Smart Product Design and Manufacture – QAN 601/4558/4
Who is this qualification for?
This qualification is designed for 14-16 year old learners who want to understand and use advanced manufacturing technologies for further study or for job applications.
The world in which we live is increasingly reliant on technology. The ability to design and manufacture products using Smart technologies will fulfil essential needs in the country’s future economy.
Who might be interested in taking this course?
In terms of preparation for career opportunities, the qualification will prepare learners for a range of the government’s recognised pathways including apprenticeships:
1. Engineering and Manufacturing
Learners will learn how to design and make a variety of modern devices, such as IoT (Internet of Things) type devices and embedded gadgets. They will learn how to use devices such as 3D printers.
2. Creative and Design
They will explore how to use and operate CAD/CAM.
3. Health and Science
They will explore the use of embedded systems and 3D printed organs, for example in PharmaTech.
They will use simulation software and appropriate digital tools for design work and control functions.
5. Transport and Logistics
They will explore the increasing adoption of embedded and autonomous devices for logistics such as cars and trucks. Manufacturing companies now use large scale 3D printers to manufacture car frames and parts.
What will the student study as part of this qualification?
There are 3 compulsory units making up the qualification
1 : Smart Product Design and visualisation 5 Credits (40 GLH)
2 : Smart Manufacture 5 Credits (40 GLH)
3 : Smart Electronics 5 Credits (40 GLH)
What knowledge and skills will the student develop as part of this qualification and how might these be of use and value in further studies?
This qualification is made up of mandatory units. As with all manufactured goods, there is increasingly a need to look at the sustainability and purpose of designs, so learners will reflect on their studies and make some of their own considered opinions on the overall value of products in the marketplace. They will study a range of areas of product design and manufacture, but with an underlying thread relating to the process of their manufacture. All of the areas of study use advanced materials and embedded electronics in order to be as cost effective and efficient as possible. All of the devices made may use similar software and hardware and these can all be designed with software packages and made with devices such as 3D printers which are increasingly common in schools and colleges. The learners also consider the underlying technologies and methodologies that make these possible, particularly open source and open standards. Finally, they will learn how to put all of this together to display their skills, knowledge and understanding for others.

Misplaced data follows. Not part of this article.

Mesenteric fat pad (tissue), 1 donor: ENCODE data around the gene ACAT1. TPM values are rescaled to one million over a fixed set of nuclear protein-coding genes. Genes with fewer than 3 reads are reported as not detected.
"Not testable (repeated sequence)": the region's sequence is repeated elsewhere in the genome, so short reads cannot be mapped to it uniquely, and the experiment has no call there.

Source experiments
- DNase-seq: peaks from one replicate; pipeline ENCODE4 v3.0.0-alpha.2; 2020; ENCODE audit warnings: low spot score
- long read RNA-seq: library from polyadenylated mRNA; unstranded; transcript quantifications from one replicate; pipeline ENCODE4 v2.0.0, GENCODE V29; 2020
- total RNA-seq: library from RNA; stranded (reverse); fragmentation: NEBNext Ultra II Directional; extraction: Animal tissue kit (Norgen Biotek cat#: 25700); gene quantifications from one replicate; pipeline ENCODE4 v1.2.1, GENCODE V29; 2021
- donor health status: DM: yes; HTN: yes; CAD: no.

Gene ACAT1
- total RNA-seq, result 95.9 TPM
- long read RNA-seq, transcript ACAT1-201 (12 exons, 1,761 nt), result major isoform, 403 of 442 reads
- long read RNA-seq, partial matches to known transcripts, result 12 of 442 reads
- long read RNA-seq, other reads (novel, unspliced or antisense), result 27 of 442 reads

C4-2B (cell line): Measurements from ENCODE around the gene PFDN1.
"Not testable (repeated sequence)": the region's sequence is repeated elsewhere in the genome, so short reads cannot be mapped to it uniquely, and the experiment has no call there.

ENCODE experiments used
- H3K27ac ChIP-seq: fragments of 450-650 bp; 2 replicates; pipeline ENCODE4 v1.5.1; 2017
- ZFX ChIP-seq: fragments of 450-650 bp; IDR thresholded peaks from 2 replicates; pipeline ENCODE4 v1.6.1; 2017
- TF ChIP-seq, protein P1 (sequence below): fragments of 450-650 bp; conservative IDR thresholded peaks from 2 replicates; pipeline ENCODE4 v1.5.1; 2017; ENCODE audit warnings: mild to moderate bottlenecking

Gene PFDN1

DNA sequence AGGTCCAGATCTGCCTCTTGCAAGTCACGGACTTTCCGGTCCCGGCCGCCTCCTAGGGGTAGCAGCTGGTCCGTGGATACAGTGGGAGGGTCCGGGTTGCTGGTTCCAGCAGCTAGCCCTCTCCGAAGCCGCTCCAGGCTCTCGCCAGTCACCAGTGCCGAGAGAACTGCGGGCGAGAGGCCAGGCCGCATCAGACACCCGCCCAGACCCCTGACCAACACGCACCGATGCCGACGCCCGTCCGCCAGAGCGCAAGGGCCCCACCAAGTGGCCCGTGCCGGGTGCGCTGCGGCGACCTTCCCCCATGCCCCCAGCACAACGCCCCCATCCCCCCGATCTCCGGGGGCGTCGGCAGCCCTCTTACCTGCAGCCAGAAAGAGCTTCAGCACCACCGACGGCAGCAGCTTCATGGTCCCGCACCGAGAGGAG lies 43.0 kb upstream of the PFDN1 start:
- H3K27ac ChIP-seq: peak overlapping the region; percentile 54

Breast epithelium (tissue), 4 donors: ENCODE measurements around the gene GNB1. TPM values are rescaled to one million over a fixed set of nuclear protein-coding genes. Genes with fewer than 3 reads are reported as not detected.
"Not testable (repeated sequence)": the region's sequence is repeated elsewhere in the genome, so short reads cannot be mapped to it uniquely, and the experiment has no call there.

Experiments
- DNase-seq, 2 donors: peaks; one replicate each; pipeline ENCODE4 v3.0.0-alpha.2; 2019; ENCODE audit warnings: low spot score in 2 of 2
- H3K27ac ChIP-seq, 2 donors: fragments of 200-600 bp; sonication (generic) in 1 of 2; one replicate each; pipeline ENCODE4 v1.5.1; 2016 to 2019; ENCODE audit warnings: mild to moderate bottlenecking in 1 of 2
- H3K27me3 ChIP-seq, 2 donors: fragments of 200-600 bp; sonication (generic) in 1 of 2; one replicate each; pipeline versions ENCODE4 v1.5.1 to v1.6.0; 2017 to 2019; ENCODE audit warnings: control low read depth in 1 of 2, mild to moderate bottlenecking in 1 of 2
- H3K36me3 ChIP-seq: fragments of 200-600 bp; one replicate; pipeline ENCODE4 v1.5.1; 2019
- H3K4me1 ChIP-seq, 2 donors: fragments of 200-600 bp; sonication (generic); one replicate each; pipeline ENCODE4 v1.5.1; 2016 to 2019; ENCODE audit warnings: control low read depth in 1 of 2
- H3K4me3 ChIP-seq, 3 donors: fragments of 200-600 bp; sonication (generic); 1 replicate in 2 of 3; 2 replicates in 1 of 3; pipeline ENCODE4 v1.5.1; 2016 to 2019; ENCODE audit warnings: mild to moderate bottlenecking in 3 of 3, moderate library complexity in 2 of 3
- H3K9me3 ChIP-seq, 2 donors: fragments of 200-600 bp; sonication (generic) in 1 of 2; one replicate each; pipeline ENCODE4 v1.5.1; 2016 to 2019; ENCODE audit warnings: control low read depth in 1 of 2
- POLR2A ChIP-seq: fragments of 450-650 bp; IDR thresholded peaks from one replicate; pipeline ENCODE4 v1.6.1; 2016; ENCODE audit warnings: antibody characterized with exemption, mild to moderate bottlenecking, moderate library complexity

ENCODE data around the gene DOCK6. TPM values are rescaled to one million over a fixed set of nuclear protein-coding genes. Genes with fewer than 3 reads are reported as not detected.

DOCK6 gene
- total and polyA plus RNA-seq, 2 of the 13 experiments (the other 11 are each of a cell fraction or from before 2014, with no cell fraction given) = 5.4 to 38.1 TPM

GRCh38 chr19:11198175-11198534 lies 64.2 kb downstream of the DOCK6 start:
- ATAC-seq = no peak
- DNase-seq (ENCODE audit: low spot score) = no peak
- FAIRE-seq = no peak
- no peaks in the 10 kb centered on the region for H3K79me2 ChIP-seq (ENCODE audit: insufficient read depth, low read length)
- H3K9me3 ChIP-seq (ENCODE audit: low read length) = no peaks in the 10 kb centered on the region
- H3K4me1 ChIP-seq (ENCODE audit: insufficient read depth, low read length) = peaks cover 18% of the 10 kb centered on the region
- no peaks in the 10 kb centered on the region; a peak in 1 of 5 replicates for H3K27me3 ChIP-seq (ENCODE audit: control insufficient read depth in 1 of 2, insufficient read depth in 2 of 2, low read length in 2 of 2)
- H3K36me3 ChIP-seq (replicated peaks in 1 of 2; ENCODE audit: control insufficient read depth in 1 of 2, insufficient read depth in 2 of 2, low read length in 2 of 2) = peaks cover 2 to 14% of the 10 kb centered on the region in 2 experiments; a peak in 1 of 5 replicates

In following this course the learner will practice skills including numeracy, literacy, engineering, design, creative arts, science and embedded software development. Further, by focusing on practical applications of technology, the course complements some of the more academic subjects by demonstrating the application of theory in realistic context driven projects. Through a range of design processes and prototypes, the learner will design a range of items to help find solutions for user defined problems locally, nationally, and internationally. Solutions address issues of energy consumption, food and materials scarcity, social and online connectedness in an internet age. Sustainability is an embedded theme. A range of appropriate tasks follow the journey of the product including:
analysing and interpreting product design briefs
gathering information and researching to support design briefs
researching and developing creative product concepts
using CAD visualization to communicate exterior product concepts
using CAD to carry out digital simulation such as FEA, technical feasibility, and initial review against brief
using CAD to develop 3D Models suitable for production using additive manufacturing technology
using and integrating smart-electronic modules to create functional prototypes
analysing product life cycles including strategies to reduce carbon footprints, whether through the function of the product itself or through minimising waste from the product’s manufacturing process.
studying interdisciplinary teams.
Which subjects will complement this course?
This qualification is complementary to any other academic or technical
subject as it involves a broad understanding of what society wants and
needs and the technical considerations to meet those needs.
Meaningful links can be made with all Ebacc subjects. For example:
Science – science of electronics, physics, biological measures, pharmacy
Maths – spreadsheets, formulae, carts and graphs
English – writing, formatting, presentation
PSRE – ethical and moral issues
Geography – Smart sensing devices
PE – Smart monitoring of heart or other biological measures
While the course is clearly focussed on engineering, the construction of the units is such that it allows a broad scope of study. There is a scientific underpinning of the Smart manufacturing technologies being studied, but there is also a humanities focus in what these technologies might mean for the wider society. Learners taking this course would have a good grounding in engineering principles, but could equally enter a social science based qualification as they will have explored the human dimension to Smart manufacturing devices.
While this qualification provides a progression route to Level 3 qualifications in manufacture, it also provides a general education background that would be suitable complement to the great majority of qualifications, in particular bringing a practical dimension to purely academic study.
Sir Thomas Fremantle letter